A volatile asset is one whose price fluctuates by a large percentage each day, especially with a lot of volumes, implying that a trader can enter and exit the position easily. This is one reason why volatile coins are so popular for day trading, in particular.
For example, when day trading volatile assets, you can set up a five-minute chart and wait for a short-term trend to develop. You should then wait for a consolidation, which is at least three price bars that move mostly sideways, and enter the position if the price breaks out of the consolidation in the trending direction.
Volatility breakout trading strategy
A breakout happens when the price of an asset moves beyond support and resistance levels on a trading chart, which indicates a new trend direction.
One way to measure volatility breakouts is through technical indicators, such as the Average True Range (ATR), which tracks how much an asset typically moves in each price candlestick. A sharp rise in the ATR can alert traders to potential trading opportunities, as it most likely indicates that a strong price movement is underway and there will be a breakout.
Only when the ATR crosses above the simple moving average is there a potential trade.
With these strategies, you can ensure maximum profit potential when trading in the crypto market. This blog, however, by no means should be taken as financial advice.
Volatility trading indicators
As we mentioned above ATR is a particularly effective tool for tracking how much an asset is moving, on average, for each price bar. Other than that, we’ve listed a few metrics below that are helpful as well.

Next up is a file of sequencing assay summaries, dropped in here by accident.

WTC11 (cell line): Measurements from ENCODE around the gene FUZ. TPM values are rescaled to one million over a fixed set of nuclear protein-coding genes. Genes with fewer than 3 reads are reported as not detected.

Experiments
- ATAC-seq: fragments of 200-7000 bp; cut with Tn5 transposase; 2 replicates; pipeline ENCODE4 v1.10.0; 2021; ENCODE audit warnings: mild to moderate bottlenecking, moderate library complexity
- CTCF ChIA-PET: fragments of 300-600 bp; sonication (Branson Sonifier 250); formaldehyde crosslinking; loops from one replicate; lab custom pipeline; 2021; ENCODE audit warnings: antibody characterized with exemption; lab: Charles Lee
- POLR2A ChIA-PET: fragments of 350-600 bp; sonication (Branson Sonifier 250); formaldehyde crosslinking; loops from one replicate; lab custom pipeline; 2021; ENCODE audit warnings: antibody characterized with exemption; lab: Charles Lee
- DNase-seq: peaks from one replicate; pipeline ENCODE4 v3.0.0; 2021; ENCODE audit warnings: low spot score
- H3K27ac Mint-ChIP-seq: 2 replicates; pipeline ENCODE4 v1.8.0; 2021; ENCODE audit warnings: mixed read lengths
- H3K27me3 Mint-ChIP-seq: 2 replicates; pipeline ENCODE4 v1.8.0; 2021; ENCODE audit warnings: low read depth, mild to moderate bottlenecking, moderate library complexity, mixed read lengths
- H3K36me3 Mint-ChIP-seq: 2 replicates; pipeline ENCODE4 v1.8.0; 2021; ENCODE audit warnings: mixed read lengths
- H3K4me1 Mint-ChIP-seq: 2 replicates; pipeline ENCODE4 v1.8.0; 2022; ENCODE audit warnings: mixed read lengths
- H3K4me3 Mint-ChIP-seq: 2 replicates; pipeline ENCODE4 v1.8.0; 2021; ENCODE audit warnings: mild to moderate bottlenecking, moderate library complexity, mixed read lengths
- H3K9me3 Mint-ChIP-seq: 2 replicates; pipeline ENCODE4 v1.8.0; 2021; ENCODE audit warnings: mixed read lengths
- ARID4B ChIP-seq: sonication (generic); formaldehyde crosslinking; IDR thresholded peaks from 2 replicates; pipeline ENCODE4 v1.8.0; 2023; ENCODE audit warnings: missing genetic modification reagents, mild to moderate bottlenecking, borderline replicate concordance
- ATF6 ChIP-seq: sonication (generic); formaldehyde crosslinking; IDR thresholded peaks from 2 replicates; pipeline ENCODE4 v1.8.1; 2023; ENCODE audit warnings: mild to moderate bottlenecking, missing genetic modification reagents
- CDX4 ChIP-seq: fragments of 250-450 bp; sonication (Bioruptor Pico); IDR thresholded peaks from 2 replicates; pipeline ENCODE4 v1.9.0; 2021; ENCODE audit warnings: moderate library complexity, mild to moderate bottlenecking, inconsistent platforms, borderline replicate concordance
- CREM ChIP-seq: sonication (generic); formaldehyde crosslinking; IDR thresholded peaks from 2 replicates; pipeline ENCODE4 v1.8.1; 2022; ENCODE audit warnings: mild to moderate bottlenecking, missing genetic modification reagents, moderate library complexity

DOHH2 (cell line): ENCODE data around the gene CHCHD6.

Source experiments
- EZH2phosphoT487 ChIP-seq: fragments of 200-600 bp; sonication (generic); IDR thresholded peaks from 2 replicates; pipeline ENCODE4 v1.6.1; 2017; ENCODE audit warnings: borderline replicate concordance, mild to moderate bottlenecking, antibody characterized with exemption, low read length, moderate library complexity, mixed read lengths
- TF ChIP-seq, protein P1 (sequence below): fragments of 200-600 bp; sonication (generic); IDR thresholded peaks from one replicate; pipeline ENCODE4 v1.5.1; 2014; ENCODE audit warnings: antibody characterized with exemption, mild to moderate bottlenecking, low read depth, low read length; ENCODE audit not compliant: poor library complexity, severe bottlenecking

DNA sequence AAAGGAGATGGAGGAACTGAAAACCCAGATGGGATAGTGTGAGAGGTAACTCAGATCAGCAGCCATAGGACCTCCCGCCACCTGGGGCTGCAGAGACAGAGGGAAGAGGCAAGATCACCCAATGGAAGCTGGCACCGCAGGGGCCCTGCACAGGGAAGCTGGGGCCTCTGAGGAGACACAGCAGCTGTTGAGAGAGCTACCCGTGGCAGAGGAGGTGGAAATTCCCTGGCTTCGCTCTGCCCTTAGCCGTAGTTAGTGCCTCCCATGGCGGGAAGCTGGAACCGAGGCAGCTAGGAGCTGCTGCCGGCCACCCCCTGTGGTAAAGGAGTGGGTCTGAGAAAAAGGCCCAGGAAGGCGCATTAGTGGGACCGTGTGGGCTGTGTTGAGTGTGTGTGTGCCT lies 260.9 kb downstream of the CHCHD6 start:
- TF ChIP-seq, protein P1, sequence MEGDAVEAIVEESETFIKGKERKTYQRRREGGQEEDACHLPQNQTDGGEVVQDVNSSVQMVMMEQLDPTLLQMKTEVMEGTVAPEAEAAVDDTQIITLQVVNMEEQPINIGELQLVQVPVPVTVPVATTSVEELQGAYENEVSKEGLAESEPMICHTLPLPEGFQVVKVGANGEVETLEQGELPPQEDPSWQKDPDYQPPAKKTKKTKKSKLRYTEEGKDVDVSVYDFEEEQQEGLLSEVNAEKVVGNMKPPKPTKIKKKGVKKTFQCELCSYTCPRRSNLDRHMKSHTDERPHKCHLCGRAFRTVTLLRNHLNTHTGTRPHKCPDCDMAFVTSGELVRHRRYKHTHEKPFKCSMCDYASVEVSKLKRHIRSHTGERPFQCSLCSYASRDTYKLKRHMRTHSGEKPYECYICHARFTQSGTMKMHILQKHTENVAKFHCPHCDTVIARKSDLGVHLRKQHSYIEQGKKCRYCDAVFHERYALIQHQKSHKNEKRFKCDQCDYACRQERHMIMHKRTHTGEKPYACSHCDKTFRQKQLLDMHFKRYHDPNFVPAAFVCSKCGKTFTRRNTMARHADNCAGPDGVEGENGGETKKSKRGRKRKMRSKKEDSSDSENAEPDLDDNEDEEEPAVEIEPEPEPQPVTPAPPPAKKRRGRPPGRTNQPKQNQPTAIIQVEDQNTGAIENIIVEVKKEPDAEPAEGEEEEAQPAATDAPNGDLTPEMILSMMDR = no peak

- Implied Volatility.
- Historical Volatility.
- The Relative Volatility Index (RVI) is another indicator that analyses the direction and volatility of the price.
- BitVol (Bitcoin Volatility) and EthVol (Ethereum Volatility) Indexes.
More on BitVol and EthVol
The BitVol and EthVol Indexes are a measure of expected 30-day implied volatility in BTC and ETH, respectively. The index offers cryptocurrency investors the ability to trade volatility as a distinct asset class.
Below are the charts for a better understanding of BitVol.
- The BitVol index has settled around an annualized 100% after reaching a high near 170% on January 15, which preceded a roughly 20% price correction in bitcoin.
- Elevated volatility could be a signal of investor fear or uncertainty, while low levels of volatility signal investor complacency.
Similarly, EthVol works for Ethereum.
So, now we know what to do when the crypto market is volatile. But what about when the market is relatively stable?
What to do when the volatility is low?
Trading volatile markets and price movements do not appeal to all traders. Most long-term investors prefer markets to be quiet.
However, day traders can take advantage of low volatility by acting like a market maker — someone who provides buy and sell orders when needed to help create a liquid market. They make their money by buying lower and selling at higher prices throughout the day.
Trading volatility is a great way to find profitable trading opportunities in the market without being right in the direction of the price. Volatility often occurs after important market reports, especially if the published number doesn’t match market expectations.
Trading is exciting, undoubtedly but one must always be cautious and do it in moderation. Volatility trading has the potential to provide big rewards when using leverage, but also big losses. Always have a backup and assess all risks and pitfalls that could be there before diving all in.
Disclaimer: This article is only to be considered educational and by no means is this financial advice. Kindly do your own research and proceed ahead.